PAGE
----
Bates College removes Instagram post profiling conservative student amid backlash
Bates College removed an Instagram post in which it featured a conservative student.
The college first defended its action but eventually caved to student demands.
Bates College in Lewiston, Maine was successfully pressured by students to delete an Instagram post that featured a conservative student and his thoughts on the importance of voting.
Bates College asked Bates College Republican President Quinn Troy to send a photo and statement to be featured on its Instagram account as part of an effort to get students to vote. The now-deleted post featured Troy and quoted him on his work with the College Republicans, but Troy stressed the importance of voting, regardless of political affiliation.
“Most of my participation comes through my work with College Republicans: increasing the visibility of the club on campus, disseminating conservative ideas, and making sure that people know that there’s a space where you can support a Republican candidate without getting a side eye or without being baselessly labeled as hateful.”
“Just make sure you vote,” Troy’s statement concluded. “Either way you vote, we should be able to coexist with one another regardless of political affiliation. I think that’s the most important part.”
Immediately, the post was flooded with comments from students insisting that featuring a conservative student was wrong, and actively harmful to the community.
One student organization, the Bates College Black Student Union, heavily criticized Troy, insinuating that conservatives want to “kill us.”
“We, too, believe that we should be able to “coexist peacefully”... except when we’re being forced to coexist with people that want to kill us, poison us, and push us into war,” the Bates Black Student Union posted in response.
Later that day, Bates College posted a statement on Instagram from President Clayton Spencer that defended the decision to include a conservative in the post.
“The right to free speech - including, especially, robust debate of political views - is a core value of our democracy,” Spencer said. “The freedom to form one’s views and values by one’s own lights is also of the essence of a liberal arts education. We can only be a healthy college and society when all of us are prepared to subject our own views to scrutiny and debate, and consider the contrary views of others.”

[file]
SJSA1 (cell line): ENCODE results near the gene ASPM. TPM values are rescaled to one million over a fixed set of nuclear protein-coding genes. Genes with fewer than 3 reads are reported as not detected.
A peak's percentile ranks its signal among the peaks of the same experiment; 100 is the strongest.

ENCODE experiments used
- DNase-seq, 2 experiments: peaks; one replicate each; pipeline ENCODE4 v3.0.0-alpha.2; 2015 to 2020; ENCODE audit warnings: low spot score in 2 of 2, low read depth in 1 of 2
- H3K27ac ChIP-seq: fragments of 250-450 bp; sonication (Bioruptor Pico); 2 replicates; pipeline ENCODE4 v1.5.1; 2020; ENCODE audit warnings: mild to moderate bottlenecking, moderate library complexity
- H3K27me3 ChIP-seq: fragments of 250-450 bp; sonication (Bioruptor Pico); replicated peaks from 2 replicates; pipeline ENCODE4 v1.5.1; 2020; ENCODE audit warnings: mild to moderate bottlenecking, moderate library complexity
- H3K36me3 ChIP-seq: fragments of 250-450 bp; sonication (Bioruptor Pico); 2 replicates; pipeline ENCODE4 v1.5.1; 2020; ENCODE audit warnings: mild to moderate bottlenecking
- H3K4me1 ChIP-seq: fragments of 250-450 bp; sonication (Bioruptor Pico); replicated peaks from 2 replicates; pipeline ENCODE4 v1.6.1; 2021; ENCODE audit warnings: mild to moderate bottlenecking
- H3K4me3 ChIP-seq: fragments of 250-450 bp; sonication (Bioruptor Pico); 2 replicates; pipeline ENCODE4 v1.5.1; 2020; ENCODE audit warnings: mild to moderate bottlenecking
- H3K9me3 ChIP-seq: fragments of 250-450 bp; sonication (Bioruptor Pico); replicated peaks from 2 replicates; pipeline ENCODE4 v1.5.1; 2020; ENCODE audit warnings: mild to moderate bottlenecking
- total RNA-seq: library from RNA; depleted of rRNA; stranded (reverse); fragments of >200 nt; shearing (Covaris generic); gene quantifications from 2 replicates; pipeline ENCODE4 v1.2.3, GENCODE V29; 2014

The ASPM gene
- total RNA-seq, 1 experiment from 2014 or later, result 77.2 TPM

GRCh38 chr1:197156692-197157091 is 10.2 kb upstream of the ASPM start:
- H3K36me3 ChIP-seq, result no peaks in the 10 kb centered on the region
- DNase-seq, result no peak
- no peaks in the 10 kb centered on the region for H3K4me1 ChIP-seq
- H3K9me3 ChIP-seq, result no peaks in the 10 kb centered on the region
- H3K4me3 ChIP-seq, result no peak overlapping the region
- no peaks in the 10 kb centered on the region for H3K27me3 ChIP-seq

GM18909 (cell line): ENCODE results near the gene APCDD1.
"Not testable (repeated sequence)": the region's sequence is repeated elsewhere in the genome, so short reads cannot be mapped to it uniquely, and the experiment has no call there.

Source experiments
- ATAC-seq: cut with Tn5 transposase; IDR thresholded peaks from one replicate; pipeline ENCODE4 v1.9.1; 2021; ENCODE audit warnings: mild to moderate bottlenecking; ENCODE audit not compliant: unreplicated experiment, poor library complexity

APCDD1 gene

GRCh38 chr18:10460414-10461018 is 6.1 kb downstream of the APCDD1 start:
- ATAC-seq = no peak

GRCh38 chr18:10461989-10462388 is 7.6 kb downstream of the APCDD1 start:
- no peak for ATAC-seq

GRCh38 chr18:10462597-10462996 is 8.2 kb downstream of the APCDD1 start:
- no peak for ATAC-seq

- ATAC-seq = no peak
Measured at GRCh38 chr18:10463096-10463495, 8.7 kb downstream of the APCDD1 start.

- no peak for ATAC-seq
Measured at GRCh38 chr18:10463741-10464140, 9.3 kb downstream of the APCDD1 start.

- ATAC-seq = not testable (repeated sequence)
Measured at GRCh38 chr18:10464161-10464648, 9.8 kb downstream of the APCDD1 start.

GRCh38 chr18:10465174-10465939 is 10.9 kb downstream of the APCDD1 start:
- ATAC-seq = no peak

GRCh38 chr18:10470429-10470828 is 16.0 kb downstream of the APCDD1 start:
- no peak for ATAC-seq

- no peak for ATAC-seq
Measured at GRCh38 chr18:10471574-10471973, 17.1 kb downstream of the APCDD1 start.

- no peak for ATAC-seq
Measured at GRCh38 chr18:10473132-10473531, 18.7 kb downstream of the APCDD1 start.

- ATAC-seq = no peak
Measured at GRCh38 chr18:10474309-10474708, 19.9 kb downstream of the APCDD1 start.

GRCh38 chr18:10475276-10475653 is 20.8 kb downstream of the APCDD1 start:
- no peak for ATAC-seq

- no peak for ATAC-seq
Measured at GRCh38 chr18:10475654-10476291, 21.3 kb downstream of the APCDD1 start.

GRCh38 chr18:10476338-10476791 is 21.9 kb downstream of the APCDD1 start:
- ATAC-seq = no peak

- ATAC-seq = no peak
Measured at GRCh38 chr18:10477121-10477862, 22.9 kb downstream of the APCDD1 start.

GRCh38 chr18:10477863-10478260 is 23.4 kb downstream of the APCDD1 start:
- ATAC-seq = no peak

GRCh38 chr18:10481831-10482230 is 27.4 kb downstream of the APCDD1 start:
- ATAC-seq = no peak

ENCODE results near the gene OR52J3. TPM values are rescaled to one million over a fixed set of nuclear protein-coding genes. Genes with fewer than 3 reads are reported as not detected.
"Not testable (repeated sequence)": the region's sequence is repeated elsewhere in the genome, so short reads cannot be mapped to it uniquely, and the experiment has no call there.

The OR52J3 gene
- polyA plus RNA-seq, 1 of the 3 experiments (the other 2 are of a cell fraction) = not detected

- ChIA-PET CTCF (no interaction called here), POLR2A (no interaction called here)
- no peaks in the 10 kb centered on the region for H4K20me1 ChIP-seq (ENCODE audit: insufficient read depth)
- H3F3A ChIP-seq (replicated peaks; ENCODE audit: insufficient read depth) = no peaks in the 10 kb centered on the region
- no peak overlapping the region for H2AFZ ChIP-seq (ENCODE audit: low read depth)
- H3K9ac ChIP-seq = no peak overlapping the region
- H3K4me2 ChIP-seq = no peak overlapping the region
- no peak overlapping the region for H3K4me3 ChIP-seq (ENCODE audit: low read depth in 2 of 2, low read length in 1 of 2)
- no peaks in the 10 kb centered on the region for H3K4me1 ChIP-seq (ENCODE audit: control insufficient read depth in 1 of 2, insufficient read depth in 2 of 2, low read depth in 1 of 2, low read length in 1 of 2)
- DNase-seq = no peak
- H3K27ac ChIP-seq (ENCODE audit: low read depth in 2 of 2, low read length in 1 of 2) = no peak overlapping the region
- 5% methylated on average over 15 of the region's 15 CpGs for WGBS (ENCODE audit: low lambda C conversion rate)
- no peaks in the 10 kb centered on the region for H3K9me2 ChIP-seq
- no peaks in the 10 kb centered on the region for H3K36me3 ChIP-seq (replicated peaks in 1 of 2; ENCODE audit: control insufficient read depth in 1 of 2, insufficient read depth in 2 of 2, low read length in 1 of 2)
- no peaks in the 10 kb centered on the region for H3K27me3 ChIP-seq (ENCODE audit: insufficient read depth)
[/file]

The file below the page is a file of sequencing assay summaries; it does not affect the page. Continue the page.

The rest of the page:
The ability of users to comment on both the original post and Spencer’s defense were later disabled and, eventually, the posts were deleted altogether.
In an Instagram post, the Bates Student Government said that the college “should not claim that both sides of this conversation are equal.”
“If Bates wants to claim that it cares for all its students,” the post continued, “especially those who are persecuted directly by the actions of this administration and all its supporters, then it cannot pander to those who actively work to attack, limit, or deny the rights of those students.”
As a result of the Instagram post, students organized a walk-out and held a socially-distanced protest on October 30. During the protest, according to The Bates Student, the college’s president and communications director both apologized for the Instagram post.
Bates College Communications Director Sean Findlen said at the protest that various mistakes were made during the process of making the Instagram post, and told students that it would be deleted.
Troy told Campus Reform that the college community’s reaction to the Instagram post has made life as a student more difficult.
”Although I’m trying to move on, the days after the post went up were really difficult. I felt completely isolated on campus. I went from being a normal college student to feeling like I didn’t belong,” Troy said. “I know that the college had the best of intentions when they reached out to feature my opinion for the Instagram.”
Campus Reform reached out to Bates College for comment but did not receive a response.
Follow the author of this article on Twitter: @Arik_Schneider